Published: Nov. 16, 2009
Updated: Dec. 7, 2010
By Angela Spivey
When he decided to become a surgeon, Anthony Visco, MD, entered one of the most hands-on of professions. But nowadays he does some of his best work when sitting eight feet away from his patient.
To repair pelvic prolapse, for instance, the gynecologic surgeon begins by making dime-sized incisions in the patient's abdomen, through which four hollow instruments called trocars are placed.
He then steers a state-of-the-art surgical robot over to the patient's belly. The robot's four arms are docked -- attached to the trocars -- and then used to insert a camera and specialized robotic instruments such as forceps, scissors, a scalpel, or a needle holder into the patient's body.
Sitting at the robot console, Visco operates the instruments and camera using hand controls and foot pedals. His face rests in a viewer with left and right eyepieces. The views from the robot's two cameras merge to give a three-dimensional view of the operating field that rivals that of open surgery.
"You can zoom in closer than you can with your own eyes," Visco says.
As for the arms, there's little comparison -- the robotic instruments can rotate much like the human hand, but with a greater range of motion and on a much smaller scale, enabling doctors to perform intricate maneuvers through keyhole incisions.
Engineered for dexterity, surgical robots have opened up new possibilities in the OR since they arrived on the scene less than a decade ago -- enabling surgeons to give patients a minimally invasive option for some of the most complex procedures.
Currently only one robotic surgical system is sold commercially in the United States, Intuitive Surgical's da Vinci Surgical System, which was approved by the Food and Drug Administration for use in general surgery in 2000. Since then it's been approved for a variety of cardiac, thoracic, urologic, and gynecologic procedures.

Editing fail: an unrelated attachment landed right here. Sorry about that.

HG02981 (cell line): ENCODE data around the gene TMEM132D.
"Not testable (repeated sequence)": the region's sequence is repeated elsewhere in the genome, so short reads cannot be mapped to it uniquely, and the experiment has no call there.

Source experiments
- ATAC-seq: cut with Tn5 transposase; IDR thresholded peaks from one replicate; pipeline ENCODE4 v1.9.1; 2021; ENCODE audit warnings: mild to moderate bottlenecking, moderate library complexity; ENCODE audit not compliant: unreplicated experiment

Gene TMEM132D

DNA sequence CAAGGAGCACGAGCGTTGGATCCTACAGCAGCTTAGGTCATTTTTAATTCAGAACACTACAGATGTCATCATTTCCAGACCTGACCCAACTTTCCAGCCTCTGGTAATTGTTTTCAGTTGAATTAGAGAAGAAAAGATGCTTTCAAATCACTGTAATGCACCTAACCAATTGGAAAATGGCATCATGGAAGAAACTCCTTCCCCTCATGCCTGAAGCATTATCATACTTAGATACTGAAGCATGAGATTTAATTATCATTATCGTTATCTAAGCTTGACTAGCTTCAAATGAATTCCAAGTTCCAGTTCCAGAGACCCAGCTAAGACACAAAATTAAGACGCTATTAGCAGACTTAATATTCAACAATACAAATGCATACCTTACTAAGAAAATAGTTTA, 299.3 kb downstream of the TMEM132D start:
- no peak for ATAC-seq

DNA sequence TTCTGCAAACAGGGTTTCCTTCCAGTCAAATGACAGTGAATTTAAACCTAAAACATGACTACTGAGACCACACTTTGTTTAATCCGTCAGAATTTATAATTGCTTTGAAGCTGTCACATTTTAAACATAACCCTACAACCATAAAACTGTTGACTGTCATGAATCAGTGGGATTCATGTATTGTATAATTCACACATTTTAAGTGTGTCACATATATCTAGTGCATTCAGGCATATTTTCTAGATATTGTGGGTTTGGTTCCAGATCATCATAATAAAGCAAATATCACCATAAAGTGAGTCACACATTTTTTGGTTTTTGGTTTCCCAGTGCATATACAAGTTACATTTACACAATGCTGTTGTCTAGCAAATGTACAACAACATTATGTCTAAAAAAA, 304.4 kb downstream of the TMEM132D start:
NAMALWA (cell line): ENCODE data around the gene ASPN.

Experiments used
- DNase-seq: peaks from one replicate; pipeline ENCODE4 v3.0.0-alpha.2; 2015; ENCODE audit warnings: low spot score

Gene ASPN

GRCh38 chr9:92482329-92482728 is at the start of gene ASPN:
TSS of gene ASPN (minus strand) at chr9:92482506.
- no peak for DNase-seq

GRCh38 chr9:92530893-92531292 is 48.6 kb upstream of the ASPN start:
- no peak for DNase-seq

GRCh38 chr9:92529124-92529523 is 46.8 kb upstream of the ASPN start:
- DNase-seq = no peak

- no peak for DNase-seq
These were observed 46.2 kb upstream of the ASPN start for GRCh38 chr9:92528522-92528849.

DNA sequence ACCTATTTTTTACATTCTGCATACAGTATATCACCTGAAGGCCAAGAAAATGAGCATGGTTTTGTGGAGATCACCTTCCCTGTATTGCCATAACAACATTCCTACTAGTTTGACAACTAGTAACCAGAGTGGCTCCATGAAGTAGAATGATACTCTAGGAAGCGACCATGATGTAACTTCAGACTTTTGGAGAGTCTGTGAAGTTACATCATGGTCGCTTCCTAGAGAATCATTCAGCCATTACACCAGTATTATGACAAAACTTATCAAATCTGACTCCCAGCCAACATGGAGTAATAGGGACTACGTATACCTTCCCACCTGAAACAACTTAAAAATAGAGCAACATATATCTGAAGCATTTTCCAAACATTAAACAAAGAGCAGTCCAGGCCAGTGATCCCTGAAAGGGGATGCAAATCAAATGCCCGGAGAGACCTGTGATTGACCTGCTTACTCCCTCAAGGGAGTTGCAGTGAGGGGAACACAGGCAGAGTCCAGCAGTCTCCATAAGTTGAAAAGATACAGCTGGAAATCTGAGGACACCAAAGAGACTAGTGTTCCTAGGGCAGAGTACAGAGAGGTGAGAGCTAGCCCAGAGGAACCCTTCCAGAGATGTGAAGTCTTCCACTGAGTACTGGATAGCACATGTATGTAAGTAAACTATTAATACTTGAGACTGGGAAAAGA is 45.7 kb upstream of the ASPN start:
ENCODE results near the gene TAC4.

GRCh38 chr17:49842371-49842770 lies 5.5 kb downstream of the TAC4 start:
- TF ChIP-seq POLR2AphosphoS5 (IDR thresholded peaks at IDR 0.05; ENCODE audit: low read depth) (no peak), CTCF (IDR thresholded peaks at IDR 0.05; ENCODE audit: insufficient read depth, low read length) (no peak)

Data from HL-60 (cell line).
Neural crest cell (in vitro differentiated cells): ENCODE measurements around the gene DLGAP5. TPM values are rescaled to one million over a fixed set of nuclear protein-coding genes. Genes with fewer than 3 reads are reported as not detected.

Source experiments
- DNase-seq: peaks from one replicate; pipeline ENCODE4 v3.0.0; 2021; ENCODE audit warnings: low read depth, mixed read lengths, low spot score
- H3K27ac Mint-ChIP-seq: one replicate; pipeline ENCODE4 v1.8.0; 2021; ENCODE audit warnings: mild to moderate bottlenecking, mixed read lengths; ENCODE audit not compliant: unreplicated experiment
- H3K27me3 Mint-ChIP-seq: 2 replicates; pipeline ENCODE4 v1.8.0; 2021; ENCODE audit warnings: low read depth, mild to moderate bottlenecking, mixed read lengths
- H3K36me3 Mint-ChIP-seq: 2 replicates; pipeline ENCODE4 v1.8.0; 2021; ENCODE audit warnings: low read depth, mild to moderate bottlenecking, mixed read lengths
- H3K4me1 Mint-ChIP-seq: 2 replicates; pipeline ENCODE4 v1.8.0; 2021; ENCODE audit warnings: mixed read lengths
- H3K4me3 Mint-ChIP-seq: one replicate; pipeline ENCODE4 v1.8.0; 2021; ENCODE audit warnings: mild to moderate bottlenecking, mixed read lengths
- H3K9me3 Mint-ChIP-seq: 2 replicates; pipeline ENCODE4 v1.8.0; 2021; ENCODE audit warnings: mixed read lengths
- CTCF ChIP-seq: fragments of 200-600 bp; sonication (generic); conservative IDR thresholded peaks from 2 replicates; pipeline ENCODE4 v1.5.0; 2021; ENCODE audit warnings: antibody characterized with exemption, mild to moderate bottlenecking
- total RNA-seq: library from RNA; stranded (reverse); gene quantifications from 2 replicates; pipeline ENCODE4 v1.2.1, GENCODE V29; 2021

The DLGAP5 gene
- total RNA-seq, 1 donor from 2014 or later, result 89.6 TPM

Urology and gynecology appear to be the biggest users of robotics; a 2008 financial filing from the company notes that robotic prostatectomies and hysterectomies make up 79 percent of the procedures performed with its system.
Former urologic surgeon David Albala, MD, says that data from the company show that in 2007, over 60 percent of prostatectomies in the United States were performed using the robot, up from some 40 percent in 2006.
Robotic surgery has been steadily gaining ground at Duke, too. Since the medical center acquired its first robot in 2002, hundreds of patients have come here from around the state and the country to have robotic surgeries.
Today Duke doctors have the most experience in North Carolina in robotic prostatectomies and the most experience in the world in robotic sacrocolpopexy (the procedure to repair pelvic prolapse).
But surgeons point out that while calling such procedures "robotic surgery" may sound cutting-edge, in truth they are robotically assisted; the robotic arms are just extensions of the surgeon's hands.